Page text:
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California Supreme Court Provides Sweeping Class Waiver Guidance: Accepts Concepcion, Overturns Gentry; Rejects D. R. Horton Theory; Leaves PAGA Loophole

Scott Witlin

Scott J. Witlin

Wage and Hour Co-Chair

On June 23, 2014, the California Supreme Court issued its much-anticipated arbitration decision in Iskanian v. CLS Transportation Los Angeles, LLC (Iskanian).  In a far-reaching opinion, the Court accepted the decision of the U.S. Supreme Court in AT&T Mobility LLC v. Concepcion (Concepcion) holding class action waivers in arbitration agreements are enforceable under the Federal Arbitration Act (FAA). This part of the opinion was a victory for California employers in that it overturned a prior California Supreme Court decision, Gentry v. Superior Court that had gone the other way. The Court also rejected arguments based upon the NLRB’s decision in D.R. Horton.  As we have reported previously, the Fifth Circuit refused to enforce the NLRB’s D.R. Horton. The NLRB, however, continues to rely upon D.R. Horton in current cases. However, it was not a complete win for employers. In a holding that could see a continuation of mass action litigation in California, the Iskanian Court held that waivers of the right to bring representative actions under California’s Private Attorneys General Act (PAGA) are contrary to public policy. As such, the Court created a carve-out for such "representative actions" which likely means that such actions will remain active for at least the near term in California.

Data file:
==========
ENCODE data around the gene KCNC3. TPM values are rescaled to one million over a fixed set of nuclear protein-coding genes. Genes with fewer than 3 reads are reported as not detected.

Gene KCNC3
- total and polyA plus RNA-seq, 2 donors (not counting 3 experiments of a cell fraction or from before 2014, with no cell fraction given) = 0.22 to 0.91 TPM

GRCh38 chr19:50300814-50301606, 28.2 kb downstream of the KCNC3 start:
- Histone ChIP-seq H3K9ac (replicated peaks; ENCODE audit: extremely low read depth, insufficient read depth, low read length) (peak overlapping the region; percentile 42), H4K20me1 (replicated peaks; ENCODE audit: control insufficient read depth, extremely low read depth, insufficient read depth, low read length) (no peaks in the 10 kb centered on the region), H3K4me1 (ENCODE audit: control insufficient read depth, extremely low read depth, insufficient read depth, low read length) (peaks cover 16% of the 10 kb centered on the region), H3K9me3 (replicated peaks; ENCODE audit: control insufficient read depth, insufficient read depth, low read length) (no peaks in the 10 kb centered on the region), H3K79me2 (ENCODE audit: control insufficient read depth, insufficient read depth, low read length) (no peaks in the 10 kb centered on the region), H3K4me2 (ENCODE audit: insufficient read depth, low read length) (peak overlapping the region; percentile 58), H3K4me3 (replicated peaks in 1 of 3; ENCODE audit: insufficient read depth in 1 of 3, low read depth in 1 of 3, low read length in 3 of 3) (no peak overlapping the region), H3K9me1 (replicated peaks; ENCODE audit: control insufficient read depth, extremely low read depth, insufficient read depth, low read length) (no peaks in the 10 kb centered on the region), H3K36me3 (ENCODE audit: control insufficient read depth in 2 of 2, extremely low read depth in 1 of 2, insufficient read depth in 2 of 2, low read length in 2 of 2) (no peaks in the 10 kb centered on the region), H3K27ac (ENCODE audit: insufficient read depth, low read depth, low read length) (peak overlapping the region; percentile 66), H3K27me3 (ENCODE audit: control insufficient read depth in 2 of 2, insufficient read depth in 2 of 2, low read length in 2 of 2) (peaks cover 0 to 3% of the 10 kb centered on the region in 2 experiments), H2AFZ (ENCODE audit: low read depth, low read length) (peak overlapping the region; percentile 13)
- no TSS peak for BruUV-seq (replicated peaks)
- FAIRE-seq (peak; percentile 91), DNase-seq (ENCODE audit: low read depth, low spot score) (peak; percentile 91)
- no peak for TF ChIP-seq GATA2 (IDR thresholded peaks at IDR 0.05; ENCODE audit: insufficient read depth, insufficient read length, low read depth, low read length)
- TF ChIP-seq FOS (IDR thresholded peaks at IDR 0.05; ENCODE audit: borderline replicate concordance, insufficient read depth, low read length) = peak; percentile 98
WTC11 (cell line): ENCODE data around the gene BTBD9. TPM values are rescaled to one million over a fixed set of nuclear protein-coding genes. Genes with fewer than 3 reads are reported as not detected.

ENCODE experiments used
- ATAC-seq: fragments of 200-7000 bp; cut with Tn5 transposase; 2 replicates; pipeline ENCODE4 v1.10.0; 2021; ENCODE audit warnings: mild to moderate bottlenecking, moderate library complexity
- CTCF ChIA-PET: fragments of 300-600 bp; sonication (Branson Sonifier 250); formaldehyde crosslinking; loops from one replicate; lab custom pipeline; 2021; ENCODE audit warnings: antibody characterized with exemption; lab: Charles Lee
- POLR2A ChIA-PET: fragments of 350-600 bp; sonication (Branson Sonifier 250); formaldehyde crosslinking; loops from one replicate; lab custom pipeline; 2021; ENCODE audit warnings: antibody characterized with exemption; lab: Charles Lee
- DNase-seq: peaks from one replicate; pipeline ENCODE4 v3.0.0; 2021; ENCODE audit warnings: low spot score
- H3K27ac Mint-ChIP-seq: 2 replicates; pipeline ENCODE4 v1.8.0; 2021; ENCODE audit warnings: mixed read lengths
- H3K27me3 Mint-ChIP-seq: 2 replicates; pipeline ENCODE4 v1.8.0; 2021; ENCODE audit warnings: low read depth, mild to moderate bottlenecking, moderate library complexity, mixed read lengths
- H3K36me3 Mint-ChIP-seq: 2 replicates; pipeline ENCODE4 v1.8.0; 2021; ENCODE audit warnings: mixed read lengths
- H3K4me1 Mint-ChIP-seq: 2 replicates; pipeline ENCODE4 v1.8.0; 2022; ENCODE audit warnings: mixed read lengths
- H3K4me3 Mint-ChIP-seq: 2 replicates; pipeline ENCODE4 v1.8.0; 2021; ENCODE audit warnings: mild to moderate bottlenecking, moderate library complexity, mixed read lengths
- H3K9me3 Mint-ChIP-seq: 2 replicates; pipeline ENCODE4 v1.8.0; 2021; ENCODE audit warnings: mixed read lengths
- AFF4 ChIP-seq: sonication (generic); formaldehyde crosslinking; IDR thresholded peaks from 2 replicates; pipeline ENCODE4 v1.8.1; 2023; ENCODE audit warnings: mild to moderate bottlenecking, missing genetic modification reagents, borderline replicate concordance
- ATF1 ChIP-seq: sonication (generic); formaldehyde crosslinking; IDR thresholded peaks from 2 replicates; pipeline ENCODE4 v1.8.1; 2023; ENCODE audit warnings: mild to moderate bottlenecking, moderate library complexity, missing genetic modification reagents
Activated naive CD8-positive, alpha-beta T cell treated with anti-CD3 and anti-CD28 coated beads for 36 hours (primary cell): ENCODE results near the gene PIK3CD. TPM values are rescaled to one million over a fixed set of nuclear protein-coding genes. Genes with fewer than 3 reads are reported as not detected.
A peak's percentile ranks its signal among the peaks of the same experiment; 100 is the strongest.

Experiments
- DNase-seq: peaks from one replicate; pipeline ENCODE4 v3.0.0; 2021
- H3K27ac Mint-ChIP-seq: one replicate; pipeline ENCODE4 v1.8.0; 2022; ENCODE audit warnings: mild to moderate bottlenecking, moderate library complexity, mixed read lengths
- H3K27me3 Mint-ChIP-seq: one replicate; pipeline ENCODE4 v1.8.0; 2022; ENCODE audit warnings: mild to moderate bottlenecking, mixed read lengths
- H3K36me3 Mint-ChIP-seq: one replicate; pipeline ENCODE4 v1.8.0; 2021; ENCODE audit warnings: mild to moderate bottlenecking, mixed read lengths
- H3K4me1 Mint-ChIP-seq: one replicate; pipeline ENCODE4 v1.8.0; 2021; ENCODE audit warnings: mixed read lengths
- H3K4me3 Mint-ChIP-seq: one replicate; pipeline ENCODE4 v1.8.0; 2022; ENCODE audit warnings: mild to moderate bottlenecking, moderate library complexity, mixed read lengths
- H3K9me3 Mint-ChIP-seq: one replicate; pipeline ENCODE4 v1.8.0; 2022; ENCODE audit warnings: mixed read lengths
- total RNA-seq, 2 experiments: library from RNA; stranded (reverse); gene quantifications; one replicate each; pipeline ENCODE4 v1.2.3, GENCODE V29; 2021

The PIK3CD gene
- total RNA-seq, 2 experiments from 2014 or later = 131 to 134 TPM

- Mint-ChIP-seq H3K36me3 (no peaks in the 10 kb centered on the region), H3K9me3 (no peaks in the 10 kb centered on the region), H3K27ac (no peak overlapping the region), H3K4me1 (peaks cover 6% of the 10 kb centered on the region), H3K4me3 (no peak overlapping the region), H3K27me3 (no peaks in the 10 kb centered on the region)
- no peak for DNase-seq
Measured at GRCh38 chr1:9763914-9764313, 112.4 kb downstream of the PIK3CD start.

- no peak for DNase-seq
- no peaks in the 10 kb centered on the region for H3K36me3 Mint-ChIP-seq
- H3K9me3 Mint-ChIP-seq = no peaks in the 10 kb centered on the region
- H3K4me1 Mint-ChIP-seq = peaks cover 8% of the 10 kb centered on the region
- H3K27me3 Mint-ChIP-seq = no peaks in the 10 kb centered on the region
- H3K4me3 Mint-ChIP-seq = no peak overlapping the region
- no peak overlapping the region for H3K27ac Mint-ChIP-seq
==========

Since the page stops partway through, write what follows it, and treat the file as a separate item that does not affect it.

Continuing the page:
The Death of PAGA Claims at the Hand of Individual Settlements

January 19, 2018 | Employment Lessons, Labor and Employment


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